I know who you are.
You were raised in the church. Your parents sent you to Sunday school fifty-two weeks out of the year, signed you up for every children’s and youth event, and prayed with and for you nearly every day of your life.
You’ve been baptized, probably before the age of nine. You don’t quite remember the details surrounding the day you prayed the ABC prayer because life after that prayer doesn’t feel much different than life before. You still go to church, read the Bible, and pray, but that has always been true.
You don’t really like to share your testimony. It’s not interesting. There was no drastic, world-rocking change. It feels incomplete sometimes, like it never really happened. Occasionally, although you don’t really admit it to anyone, you wish that God had come to you in another way. Other times you secretly wonder if he ever came to you at all. But you ignore those thoughts when they arise; you dismiss the strange, churning nag that something somewhere is a little off. Because why would it be? You aren’t just a Christian; you’re a called, dedicated Christian who, on most days tries to pursue Christ.
I know who you are because, until December of 2015, I was just like you.
I spent my last years of high school and the first years of college trying to reconcile the confusing pieces of my Christian life. On one hand, I doubted my relationship with God; on the other hand, there were moments that I couldn’t ascribe to anything apart from the work of the Holy Spirit in my life. By the time I made my way to St. Louis for the Urbana 15 Mission Conference, I was at the breaking point of my spiritual chaos. In the most hidden part of my heart, I secretly delivered God an ultimatum for that week in St. Louis: Either you are everything I thought you were, or you do not exist at all. I no longer cared which one turned out to be true, but if God was really there, I needed him to meet me in St. Louis.
One morning, half-way through the week, David Platt got up in front of 16,000 conference attendees to talk about the impossible task of manufacturing a heart for missions, and delivered God’s response to my demand. “You can’t create yourself a heart for missions…and you can’t manufacture your own heart for Christ, either. Only He can do that.”
That was my problem and I knew it. I didn’t know how; I couldn’t explain it. My life in the church, my years of prayer, my countless hours of ministry, my sincere desire to follow Christ in life and in missions—it no longer seemed sufficient.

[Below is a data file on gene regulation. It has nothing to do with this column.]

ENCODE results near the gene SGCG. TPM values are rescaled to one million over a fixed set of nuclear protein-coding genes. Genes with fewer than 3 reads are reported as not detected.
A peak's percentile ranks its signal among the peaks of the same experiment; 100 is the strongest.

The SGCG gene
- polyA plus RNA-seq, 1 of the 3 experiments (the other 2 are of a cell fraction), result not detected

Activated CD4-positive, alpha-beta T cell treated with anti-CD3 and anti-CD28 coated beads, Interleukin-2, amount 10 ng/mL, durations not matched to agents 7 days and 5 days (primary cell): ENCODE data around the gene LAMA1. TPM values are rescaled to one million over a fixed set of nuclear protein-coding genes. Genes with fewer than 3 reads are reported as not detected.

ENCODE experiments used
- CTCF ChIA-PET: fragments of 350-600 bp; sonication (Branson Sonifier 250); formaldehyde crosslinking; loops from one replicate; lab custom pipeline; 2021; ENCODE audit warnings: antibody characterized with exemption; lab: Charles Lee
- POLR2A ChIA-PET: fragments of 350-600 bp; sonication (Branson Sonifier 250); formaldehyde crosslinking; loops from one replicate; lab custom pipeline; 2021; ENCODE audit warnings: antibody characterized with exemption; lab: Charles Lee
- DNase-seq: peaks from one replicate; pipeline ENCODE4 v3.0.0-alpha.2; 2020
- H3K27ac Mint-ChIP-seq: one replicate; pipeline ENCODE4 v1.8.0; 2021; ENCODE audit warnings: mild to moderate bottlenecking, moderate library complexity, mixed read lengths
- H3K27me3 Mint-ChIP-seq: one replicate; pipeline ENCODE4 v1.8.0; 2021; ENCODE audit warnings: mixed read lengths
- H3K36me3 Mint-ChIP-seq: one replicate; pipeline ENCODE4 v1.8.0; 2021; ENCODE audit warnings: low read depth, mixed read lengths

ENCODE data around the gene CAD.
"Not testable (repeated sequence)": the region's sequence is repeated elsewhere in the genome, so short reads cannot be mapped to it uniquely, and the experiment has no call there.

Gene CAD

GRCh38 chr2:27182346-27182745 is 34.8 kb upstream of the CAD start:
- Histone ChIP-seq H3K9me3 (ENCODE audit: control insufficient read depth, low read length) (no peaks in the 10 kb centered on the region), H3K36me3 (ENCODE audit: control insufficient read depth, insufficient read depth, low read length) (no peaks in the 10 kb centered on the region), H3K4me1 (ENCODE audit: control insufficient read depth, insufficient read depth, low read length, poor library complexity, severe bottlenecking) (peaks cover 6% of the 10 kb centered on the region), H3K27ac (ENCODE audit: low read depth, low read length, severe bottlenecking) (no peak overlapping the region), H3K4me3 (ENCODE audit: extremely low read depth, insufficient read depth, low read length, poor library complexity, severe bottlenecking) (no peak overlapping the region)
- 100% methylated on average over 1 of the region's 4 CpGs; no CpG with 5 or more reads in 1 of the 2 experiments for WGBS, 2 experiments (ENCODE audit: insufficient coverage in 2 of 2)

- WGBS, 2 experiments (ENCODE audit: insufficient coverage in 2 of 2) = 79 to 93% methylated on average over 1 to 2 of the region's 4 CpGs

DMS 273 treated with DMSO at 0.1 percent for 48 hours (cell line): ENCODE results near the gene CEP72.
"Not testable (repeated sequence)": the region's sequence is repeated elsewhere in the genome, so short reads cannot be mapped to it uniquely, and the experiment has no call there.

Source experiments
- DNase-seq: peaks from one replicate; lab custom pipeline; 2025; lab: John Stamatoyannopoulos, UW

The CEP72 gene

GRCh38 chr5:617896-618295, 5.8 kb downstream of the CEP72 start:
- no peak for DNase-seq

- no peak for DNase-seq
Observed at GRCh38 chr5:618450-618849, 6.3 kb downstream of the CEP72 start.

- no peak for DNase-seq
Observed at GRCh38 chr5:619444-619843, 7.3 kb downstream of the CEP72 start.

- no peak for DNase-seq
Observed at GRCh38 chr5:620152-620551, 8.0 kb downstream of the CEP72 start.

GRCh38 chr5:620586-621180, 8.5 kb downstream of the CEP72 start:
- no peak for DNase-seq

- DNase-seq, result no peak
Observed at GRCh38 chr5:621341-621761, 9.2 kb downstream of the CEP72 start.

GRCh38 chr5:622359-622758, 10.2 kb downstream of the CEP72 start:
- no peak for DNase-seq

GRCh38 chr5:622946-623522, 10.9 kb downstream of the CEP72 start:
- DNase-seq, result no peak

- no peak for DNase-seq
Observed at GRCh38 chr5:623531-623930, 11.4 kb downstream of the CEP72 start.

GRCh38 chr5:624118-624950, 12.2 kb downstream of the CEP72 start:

I spent the rest of the day arguing back and forth with the Lord, who whispered honest replies of Truth. The conversation went something like this:
“But God,” I reasoned, “I thought you called me into missions. Why would you do that if you are not already the Lord of my life?”
The Spirit gently reminded me, I never change my mind about anything. Your surrender cannot quiet my call. But I still want your surrender all the same.
“But God,” I asked later, “all these years I believed you were speaking to me, comforting me, convicting me. If that wasn’t really your hand at work, what was it?”
Everything I have ever done in your life was done for the purpose of drawing you to me, he explained. Everything I will ever do throughout the remainder of your life will be for the same purpose.
“But God,” I pleaded, exasperated from my failed justification, “I can’t even name what exactly I’m holding back from you.”
He answered leaving me no room for excuse: It doesn’t matter. I want every piece of you. Just give me everything.
So I did. It was then that I discovered that my ultimatum earlier in the week was altogether false. Of course God exists, but thankfully he is not everything I thought he was. The God I met in St. Louis is bigger and stronger and more loving than my self-made image of him ever could have been. Doubts no longer creep into my mind. My call to missions is clearer than ever before. My prayers are more frequent and sincere, my study of Scripture no longer brings empty results, and my shortcomings have ceased to define my status with the King.
So, like I said, I know who you are. And I know who you can become.
I write this because you need to know that you aren’t the only one asking the questions you’re asking or doubting the things you’re doubting. I write this because God wouldn’t let me write anything else until I let you know that you are not alone.
Throughout the conference, there was repeated emphasis on the truth that for Jesus to truly be Lord of your life, you must give all of yourself to him. Before December 30, Jesus wasn’t really Lord of my all. That night I gave Jesus the rest of me so that he could finally have all of me. If Jesus isn’t the reigning Monarch of every single aspect of your existence, no amount of lordship in any other area of your life will ever be enough to make up for that. He is either Lord of all or he is not Lord at all.
Written by Savanna
Image credit: Savanna Mertz